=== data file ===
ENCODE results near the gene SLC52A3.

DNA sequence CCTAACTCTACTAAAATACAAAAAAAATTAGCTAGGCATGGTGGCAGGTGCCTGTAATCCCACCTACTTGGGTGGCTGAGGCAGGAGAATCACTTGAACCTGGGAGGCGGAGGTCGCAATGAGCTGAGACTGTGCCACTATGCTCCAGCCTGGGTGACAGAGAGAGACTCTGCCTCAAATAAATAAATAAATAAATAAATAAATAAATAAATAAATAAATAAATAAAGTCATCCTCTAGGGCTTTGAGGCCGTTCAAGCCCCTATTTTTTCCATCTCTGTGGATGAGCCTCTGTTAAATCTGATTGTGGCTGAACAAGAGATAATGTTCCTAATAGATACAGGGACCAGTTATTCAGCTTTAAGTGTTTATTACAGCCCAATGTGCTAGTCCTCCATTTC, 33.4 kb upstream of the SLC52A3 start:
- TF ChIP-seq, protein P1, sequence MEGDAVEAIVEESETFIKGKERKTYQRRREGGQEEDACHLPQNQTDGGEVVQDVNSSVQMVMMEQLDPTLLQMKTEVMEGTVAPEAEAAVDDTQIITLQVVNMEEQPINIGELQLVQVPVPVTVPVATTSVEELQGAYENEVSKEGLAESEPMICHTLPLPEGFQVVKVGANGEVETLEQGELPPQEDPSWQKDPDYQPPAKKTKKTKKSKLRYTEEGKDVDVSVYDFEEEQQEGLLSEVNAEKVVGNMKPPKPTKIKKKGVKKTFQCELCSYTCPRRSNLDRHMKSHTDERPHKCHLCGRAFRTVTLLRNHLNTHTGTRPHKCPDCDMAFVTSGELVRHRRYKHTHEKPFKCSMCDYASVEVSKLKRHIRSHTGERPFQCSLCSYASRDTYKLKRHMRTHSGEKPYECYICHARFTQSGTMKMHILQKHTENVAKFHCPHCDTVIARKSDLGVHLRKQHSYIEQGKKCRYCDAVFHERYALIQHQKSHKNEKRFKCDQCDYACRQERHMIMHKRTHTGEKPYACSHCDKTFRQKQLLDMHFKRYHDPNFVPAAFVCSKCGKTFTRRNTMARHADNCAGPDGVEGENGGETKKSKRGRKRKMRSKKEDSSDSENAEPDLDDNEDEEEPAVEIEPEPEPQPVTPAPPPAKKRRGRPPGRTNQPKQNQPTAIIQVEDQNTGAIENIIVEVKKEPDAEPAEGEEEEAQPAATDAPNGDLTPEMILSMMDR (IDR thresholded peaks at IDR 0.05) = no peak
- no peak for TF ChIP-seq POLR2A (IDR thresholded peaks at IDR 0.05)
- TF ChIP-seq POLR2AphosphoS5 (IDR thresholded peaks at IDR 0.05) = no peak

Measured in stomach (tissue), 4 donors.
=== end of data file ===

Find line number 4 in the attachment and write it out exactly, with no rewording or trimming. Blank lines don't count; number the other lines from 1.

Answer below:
- no peak for TF ChIP-seq POLR2A (IDR thresholded peaks at IDR 0.05)